A More ‘Proper’ Ramen – Shoyu Ramen with Pork

Regular readers will have seen my post about Instant Ramen, which is a great guilty pleasure of mine. This recipe is less quick, as it involves you making your own stock, but the rewards for your time are self evident: an infinitely deeper flavour, a total lack of commercial additives and the warm glow of pride and satisfaction that can only come from stock-making.



In my admittedly not extraordinarily broad experience (I’ve never been to Japan, and I long to very much), a huge part of the object of a good bowl of ramen is the balance of several elements: salt, fat, sour and sweet. If you nail these, you’re likely to get an interesting bowl of soup that is hugely comforting, especially somehow in these autumn months. Luckily, all the necessary elements are present and correct (salty soy sauce, fatty stock, slightly sour alkaline noodles and sugary sweetness mixed in the the base of the soup, know as a tare) in this recipe, which aims to be as self-contained and faff-free as possible.


Inevitably though, there is some faff; Ramen is about building flavours through the combination of different elements (Stock, Tare, Noodles and Toppings), but fortunately most things are preparable in advance, and an be whipped out of the fridge at the last moment, ready for assembly. Also, regarding the pork element, I see no problem at all with using leftover roast pork, as I did this time, or indeed any other leftover meat. Ramen is a great vessel for using up whatever’s in the fridge and, is by its very nature a modern, flexible, relatively untraditional medium that can well withstand the odd personal twist, provided those four flavours above are catered to somehow (as an aside, the all-important fat element is the main reason why it’s quite difficult to make a truly vegetarian Ramen. For my money, the best bet for vegetarians is to look at making a Sapporo Style Ramen, with a mushroom or vegetable stock, miso tare, and butter as the designated fat.)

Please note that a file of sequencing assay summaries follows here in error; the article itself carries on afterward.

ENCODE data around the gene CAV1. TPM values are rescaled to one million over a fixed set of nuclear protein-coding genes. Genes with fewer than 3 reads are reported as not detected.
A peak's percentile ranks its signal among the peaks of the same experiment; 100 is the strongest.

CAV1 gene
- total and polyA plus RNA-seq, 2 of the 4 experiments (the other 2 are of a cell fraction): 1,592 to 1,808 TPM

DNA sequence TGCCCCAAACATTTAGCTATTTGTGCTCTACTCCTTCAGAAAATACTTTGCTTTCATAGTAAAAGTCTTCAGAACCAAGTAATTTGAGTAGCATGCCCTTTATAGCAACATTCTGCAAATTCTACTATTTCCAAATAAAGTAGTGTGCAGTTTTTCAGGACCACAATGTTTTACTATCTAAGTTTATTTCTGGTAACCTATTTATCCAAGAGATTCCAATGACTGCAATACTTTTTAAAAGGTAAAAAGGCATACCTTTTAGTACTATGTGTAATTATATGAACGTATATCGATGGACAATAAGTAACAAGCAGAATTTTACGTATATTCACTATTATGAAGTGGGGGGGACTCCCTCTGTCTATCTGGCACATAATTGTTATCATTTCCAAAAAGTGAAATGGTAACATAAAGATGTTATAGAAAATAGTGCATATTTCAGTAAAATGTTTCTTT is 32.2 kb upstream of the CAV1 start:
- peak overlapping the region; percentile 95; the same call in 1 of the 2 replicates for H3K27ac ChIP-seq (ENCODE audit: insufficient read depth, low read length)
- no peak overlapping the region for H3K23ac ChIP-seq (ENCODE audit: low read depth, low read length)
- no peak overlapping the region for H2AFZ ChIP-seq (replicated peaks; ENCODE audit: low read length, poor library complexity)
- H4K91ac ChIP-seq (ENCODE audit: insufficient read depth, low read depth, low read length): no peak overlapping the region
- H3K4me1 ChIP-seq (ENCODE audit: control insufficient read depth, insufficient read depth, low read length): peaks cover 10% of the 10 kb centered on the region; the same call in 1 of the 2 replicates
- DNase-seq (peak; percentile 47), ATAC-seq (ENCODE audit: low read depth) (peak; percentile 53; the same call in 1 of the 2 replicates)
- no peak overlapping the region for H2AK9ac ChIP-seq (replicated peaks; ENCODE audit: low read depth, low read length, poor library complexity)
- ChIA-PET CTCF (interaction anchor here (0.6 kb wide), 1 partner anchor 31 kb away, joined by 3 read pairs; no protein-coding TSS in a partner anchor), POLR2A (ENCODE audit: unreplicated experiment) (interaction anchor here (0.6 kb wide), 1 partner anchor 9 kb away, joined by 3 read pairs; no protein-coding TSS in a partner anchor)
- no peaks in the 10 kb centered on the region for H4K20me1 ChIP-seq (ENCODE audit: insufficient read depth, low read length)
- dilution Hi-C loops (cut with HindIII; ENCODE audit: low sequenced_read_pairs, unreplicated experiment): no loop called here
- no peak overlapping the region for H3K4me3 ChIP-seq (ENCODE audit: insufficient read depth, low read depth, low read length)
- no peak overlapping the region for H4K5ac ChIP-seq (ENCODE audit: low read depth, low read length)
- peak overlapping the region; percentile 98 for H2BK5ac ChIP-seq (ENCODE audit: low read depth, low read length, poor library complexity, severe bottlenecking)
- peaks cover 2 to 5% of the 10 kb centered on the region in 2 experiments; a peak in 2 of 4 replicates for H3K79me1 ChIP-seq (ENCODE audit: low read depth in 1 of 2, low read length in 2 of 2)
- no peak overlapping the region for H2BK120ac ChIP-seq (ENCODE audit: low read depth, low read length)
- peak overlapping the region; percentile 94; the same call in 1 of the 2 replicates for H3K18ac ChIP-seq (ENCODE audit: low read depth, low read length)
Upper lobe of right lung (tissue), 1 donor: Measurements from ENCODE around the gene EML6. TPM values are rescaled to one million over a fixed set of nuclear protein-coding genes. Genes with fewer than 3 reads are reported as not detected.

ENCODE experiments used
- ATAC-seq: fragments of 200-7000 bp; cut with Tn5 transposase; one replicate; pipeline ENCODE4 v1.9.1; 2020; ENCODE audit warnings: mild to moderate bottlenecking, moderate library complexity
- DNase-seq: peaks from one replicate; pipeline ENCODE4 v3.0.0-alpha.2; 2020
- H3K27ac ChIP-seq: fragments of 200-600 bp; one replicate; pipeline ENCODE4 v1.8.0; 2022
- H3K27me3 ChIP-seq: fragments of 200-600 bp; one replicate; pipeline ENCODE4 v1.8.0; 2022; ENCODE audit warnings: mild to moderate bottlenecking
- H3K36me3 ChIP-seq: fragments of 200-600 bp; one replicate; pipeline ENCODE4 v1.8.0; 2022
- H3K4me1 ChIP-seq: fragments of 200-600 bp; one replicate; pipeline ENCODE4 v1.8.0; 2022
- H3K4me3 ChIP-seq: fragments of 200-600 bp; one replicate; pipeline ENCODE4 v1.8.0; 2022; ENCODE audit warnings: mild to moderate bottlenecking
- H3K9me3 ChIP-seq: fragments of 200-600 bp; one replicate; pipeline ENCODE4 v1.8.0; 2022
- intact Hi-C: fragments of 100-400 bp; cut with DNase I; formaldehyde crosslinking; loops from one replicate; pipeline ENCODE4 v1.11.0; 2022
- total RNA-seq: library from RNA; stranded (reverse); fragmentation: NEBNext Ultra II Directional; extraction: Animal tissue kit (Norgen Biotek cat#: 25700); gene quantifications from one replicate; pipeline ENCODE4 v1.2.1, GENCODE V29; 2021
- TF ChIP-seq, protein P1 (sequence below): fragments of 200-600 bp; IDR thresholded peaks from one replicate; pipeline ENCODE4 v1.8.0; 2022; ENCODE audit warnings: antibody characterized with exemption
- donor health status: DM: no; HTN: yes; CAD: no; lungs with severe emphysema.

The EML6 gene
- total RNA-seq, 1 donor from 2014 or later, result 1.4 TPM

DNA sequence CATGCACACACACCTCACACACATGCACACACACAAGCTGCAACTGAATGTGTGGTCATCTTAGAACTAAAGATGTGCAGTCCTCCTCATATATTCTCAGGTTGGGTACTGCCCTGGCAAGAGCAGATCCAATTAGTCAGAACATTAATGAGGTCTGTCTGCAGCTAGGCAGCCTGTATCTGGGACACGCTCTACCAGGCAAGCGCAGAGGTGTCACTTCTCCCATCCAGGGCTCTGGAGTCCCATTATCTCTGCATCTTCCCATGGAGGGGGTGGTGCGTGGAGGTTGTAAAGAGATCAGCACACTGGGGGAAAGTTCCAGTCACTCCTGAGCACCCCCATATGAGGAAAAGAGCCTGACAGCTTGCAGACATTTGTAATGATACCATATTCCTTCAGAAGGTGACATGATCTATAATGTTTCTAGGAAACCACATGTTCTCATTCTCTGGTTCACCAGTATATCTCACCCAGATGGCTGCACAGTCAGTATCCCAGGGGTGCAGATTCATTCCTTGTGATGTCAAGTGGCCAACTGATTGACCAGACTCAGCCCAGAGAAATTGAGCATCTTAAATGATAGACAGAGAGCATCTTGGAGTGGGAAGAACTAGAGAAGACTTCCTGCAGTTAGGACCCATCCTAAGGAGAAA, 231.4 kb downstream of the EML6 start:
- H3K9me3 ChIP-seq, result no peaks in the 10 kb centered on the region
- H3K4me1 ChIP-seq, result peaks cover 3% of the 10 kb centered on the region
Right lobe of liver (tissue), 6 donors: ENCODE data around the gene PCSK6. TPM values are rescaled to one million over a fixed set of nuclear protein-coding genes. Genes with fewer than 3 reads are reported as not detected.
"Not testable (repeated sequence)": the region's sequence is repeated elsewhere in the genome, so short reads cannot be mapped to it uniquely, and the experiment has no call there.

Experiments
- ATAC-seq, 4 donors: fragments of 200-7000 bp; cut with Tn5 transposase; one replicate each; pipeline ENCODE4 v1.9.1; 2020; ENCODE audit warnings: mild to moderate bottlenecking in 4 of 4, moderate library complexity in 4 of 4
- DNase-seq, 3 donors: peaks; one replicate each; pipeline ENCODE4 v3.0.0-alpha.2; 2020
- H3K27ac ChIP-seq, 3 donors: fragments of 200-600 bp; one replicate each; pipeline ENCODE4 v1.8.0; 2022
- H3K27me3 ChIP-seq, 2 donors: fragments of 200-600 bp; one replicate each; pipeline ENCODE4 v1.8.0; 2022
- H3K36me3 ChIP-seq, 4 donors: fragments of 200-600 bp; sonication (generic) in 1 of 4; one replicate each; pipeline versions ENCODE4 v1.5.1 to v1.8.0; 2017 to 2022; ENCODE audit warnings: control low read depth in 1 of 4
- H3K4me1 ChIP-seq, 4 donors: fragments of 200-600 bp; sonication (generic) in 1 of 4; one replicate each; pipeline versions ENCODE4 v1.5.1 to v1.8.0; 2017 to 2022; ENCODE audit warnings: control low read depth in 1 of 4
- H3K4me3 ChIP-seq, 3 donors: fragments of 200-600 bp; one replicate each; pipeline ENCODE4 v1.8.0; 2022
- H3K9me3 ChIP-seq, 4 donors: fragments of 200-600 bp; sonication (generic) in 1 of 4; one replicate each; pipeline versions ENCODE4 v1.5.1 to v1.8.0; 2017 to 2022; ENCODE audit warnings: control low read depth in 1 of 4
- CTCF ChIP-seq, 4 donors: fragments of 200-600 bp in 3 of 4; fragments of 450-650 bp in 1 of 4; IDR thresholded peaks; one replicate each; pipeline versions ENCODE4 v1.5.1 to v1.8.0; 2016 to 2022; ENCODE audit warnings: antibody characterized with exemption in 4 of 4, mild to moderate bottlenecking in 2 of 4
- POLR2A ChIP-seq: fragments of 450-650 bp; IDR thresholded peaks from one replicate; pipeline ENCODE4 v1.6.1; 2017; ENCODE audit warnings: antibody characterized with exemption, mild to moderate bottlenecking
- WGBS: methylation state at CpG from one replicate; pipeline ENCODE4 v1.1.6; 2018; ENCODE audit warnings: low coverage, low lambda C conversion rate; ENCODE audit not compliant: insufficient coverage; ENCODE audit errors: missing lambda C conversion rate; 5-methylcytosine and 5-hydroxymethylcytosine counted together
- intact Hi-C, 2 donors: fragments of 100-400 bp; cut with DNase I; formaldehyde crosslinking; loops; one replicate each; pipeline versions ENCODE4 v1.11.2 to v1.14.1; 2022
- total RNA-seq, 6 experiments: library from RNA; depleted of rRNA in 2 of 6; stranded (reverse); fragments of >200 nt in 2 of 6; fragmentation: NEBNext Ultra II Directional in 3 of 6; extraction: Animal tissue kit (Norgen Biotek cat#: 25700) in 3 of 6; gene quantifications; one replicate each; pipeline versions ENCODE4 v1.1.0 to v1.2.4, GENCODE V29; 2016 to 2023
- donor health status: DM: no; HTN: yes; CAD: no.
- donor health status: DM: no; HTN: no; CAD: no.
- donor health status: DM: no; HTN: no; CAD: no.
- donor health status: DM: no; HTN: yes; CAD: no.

Whilst the entire cooking time (just over five hours) seems long, the actual time spent in the kitchen is extremely minimal so, provided you aren’t a million miles away from the stove, it’s very possible (and indeed necessary) to go off and do something else, checking only every now and again that you haven’t burned the house down (something which, I’ll concede, is a rare advantage in having an electrical hob as we do.)

Unlike many ‘proper’ Ramen recipes, this is designed so you can comfortably make it within the space of a day, with minimal time in the kitchen. That probably means slaying the odd sacred cow, but what you’ll end up with is a lovely, interesting bowl of soup nonetheless. Alternatively, make the stock in advance, and keep it in the fridge for a few days or freeze it.

This recipe is enough for four bowls of ramen, or three if you’re very hungry.

You will need:

For the stock –

  • A chicken carcass, complete with skin, and any wing-tips, knuckles or offcuts you can muster
  • The trimmings, roots and tops, of a few spring onions
  • A thumb of ginger, unpeeled
  • A dried shiitake mushroom

For the tare –

  • 100ml soy sauce, preferably Japanese (I use the standard Kikkoman sauce)
  • 1tbsp mirin
  • 1tsp sugar

For the rest –

  • A portion of fresh alkaline or dried ramen noodles per person
  • A semi-hard-boiled egg per person (I do 7 minutes’ boiling then straight into iced water for a large egg), peeled and halved
  • A spring onion per person, finely chopped (by all means, use what’s left from the trimmed onions you used in the stock)
  • The mushroom from the stock, sliced
  • A couple of squares of Nori seaweed paper per person
  • Some roast pork, leftover or, even better, made to THIS extremely simple recipe at least a day in advance